Illustrative image for Deciding When Enough is Enough in Providing Life Sustaining Treatment for a Child

Bioethics Forum Essay

Deciding When Enough is Enough in Providing Life-Sustaining Treatment for a Child

Tinslee Lewis, a critically ill 1-year-old girl born with a rare heart defect and severe lung disease, has spent her entire life in the intensive care unit at Cook Children’s Hospital in Texas and undergone multiple surgeries in attempts to save her life. Tinslee’s care team has determined that she has no chance for any meaningful survival and that ongoing intensive care is harmful and causing her undue suffering. They recommend withdrawal of life-sustaining treatment, against the parent’s wishes. Following the Texas Advance Directives Act (TADA) the medical team stated its intention to withdraw treatment that it deems futile.  Tinslee’s fate is being debated in court. Meanwhile,  the child remains in the ICU, sedated, and on mechanical support.  

This tragic case has generated a lot of media attention, along with  battle language between the hospital medical team and the child’s parents. The distress on both sides of this “war” is real, and the child and her best interests continue to be scrutinized. Infants are too young to have formed and communicated their own values and preferences about medical treatment, but they are able to suffer and to experience pain and distress. Ethical and legal guidance, including  guidelines for treatment decision-making developed by The Hastings Center, establishes that parents or other guardians have the authority to make decisions about life-sustaining treatment for infants and young children based on the perceived best interests of the infants and children. In Texas, the TADA permits a medical team to override a parent’s decision to continue care for a child if the team considers the care to be futile.

Tinslee’s life has been filled with multiple surgeons, intensivists, cardiologists, nurses, and others.  Her parents and her medical team have thus been making shared decisions since she was born. To make these decisions, her parents have had to trust the medical team. The team has likely made incredible efforts to assure them that they are making good decisions in order to save their daughter. Decisions to perform open-heart surgery, feed Tinslee artificially, and try different therapies are all complicated. Each of these decisions has involved a combination of induced suffering (i.e. undergoing surgery) for the sake of a potentially better outcome. Reaching a decision to stop seeking or to discontinue life-sustaining therapies for a young child is wrought with intense emotional worries and parental protectiveness. Doctors, nurses, and other members of the patient’s care team should help parents understand and make decisions with their child’s best interest as a priority.  Believing and accepting that death is preferable to ongoing life requires parents to make the hardest decision of their lives.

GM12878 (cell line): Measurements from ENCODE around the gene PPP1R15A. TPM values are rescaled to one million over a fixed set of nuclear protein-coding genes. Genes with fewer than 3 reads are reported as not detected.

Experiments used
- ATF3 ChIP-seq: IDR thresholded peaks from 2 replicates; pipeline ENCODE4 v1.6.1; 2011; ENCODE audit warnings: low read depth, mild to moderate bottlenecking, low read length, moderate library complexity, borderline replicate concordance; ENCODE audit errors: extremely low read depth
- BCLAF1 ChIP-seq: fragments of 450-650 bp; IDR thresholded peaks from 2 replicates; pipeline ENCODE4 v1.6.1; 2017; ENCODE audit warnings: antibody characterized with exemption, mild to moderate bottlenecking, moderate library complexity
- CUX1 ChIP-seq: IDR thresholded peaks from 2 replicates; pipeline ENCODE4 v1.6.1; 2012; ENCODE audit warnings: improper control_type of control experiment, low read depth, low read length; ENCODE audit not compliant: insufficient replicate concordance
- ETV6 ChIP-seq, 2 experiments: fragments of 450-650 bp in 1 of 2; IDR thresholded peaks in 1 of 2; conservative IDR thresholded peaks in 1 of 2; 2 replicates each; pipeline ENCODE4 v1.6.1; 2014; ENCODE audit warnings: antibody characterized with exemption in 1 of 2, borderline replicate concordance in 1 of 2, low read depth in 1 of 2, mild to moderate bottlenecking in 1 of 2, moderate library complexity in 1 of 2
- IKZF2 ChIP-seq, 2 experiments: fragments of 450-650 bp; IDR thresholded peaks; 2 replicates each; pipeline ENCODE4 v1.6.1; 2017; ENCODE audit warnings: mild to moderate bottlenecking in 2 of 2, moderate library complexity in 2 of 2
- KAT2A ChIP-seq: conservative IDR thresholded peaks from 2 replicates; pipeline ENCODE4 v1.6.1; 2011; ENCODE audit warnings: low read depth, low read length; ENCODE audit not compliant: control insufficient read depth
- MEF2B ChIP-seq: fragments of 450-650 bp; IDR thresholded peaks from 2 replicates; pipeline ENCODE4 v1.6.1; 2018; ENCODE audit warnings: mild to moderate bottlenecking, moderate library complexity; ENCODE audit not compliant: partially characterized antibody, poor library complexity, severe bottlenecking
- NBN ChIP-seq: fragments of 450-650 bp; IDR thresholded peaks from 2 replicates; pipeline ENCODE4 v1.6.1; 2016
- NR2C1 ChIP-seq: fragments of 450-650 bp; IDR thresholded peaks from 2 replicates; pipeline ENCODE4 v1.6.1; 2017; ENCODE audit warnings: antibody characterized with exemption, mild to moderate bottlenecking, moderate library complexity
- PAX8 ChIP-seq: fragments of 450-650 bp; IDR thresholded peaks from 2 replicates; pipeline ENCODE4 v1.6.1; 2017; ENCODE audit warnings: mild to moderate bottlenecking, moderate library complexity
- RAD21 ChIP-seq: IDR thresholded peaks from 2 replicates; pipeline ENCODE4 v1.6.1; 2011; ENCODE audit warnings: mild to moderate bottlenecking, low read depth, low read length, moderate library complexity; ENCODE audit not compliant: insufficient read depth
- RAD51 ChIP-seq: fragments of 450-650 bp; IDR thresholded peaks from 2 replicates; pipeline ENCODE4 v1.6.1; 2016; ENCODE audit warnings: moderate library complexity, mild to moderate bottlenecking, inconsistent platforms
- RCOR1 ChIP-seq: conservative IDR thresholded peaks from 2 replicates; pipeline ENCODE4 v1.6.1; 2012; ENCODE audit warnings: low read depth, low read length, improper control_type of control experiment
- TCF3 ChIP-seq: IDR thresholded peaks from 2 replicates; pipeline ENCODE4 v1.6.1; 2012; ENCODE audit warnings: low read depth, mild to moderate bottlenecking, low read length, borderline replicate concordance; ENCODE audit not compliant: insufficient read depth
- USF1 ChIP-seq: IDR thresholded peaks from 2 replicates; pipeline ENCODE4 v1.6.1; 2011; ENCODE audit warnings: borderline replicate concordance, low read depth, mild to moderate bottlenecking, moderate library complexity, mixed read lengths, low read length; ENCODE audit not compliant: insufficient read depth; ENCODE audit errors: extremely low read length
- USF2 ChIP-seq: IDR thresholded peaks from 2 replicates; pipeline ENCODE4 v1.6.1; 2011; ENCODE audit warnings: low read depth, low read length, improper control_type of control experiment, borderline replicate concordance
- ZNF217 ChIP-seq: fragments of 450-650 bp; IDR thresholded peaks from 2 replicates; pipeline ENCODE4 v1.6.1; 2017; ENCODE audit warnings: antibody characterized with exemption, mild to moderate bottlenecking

In our culture of autonomy and parental authority over children, parents retain the right to make these decisions—even in extreme cases such as Tinslee’s. The legal system in Texas appears to be re-affirming that through the appeals process. Most states don’t have a legal framework for unilateral withdrawal of medical treatment by the medical team. TADA was likely enacted because medical treatment teams too often find themselves in situations where they decide that enough is enough, that medical advances have created an artificial prolongation of a fatal disease. The moral distress of the medical team needs to be affirmed as well.  Medical professionals caring for children justify interventions that induce suffering (even placing an IV line) because they believe it is worth it to help a child survive. Helping save the lives of children gives them meaning in their work.  When the prospect of survival becomes lost, asking them to continue providing painful care that they perceive to be futile  shakes their professional moral grounding and creates tremendous distress.  

Tinslee’s parents were led to their current dilemma by a system that went above and beyond to give their child every chance of survival.  It is already a miracle of modern medicine that she is still alive.  It is not surprising, after a life of so many interventions, and new hopes of the next surgery or the next medication or the next life sustaining offer, that the parents would not know when to say enough is enough.  It is heart-wrenching for the parents to cling to some shred of hope and the medical team to see no good outcome of ongoing care.  The parents and the medical team must learn to appreciate each other’s hopes and fears for Tinslee. Friends and relatives, as well as lawyers and the judge in the appeals case are each in a position to help facilitate this understanding.